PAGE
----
So that's what I did today.
And may I say that Newton was in the office with me as I was fighting for my life, he gave me a lot of moral support.
April 26, 2016
Whiterun and Cyseal
In Divinity: Original Sin you start off in Cyseal, a city with problems only you can solve. Your initial encounters are with enemies who are at about your level. You can wander into areas with enemies too powerful for you do deal with but those areas are outside the city's gates and the guards will warn you if they think you're not high enough to survive. In Divinity: Original Sin the idea is that by the time you encounter someone like Pontius Pirate you'll be able to defeat him.
In Skyrim you play an opening sequence, then you end up in Whiterun. Once again, you'll encounter enemies at your level. But Skyrim is an open world game and just to drive home the point the devs put a giant about 100 yards outside of Whiterun. Now giants aren't aggressive and they'll leave you alone unless you get too close to them or their mammoths. And because they're not aggressive I made the mistake of thinking that maybe the giant near Whiterun was someone I could talk to. He didn't react until I actually entered his encampment, then he killed me instantly. The devs were making a point here, just because you can go to those big spooky ruins in the distance, doesn't mean you should go there.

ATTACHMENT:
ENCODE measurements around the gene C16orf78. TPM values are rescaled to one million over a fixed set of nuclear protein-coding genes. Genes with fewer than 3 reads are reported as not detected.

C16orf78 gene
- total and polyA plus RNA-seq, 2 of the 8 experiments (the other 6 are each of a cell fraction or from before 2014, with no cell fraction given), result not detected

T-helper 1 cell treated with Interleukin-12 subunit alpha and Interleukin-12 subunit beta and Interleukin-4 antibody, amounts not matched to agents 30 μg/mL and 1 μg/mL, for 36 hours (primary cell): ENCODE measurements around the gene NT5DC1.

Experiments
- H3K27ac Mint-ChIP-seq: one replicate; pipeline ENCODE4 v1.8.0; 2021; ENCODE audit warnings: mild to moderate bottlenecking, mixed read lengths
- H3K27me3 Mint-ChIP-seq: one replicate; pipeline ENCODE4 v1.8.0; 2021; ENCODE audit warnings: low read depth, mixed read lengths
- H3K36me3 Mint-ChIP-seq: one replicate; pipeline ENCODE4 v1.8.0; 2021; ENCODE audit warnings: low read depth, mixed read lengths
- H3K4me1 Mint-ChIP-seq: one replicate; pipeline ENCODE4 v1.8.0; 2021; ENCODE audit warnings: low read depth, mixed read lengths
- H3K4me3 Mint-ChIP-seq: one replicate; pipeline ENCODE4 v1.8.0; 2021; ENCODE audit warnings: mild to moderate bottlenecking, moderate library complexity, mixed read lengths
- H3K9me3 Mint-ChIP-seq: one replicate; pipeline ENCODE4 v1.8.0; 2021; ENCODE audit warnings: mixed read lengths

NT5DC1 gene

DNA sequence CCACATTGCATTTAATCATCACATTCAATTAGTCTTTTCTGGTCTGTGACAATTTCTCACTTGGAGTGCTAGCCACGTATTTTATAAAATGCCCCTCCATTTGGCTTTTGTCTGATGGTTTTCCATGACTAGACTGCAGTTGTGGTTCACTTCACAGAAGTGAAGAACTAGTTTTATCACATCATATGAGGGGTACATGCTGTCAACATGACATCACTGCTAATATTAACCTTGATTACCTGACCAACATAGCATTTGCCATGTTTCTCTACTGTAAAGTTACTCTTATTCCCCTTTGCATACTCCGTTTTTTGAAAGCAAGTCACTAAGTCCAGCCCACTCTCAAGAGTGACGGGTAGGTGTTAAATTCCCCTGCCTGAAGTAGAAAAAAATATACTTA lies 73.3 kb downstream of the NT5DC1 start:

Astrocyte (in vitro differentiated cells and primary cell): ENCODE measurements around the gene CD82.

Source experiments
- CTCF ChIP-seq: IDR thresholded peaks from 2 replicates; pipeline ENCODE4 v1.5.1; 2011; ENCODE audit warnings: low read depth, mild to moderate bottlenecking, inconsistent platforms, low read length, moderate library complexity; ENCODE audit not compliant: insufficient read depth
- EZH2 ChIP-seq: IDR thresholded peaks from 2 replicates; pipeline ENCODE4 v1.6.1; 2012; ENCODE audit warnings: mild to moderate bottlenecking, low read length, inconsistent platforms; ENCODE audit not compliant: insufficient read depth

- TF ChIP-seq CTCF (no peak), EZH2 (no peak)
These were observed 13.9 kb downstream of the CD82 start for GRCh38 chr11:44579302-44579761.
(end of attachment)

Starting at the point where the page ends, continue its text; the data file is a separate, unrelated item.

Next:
Both approaches are valid but Divinity: Original Sin's approach is a bit closer to the way a dungeon master would do things. If there's a balrog in the mines and the party is level 3 then you either have the mines barricaded in some way or have a powerful NPC, maybe a wizard, in the party to take on the balrog.
Meanwhile, I have a two quests to finish up, one in Cyseal and one in the haunted lighthouse. Then I'm calling it a day, gaming wise.
April 25, 2016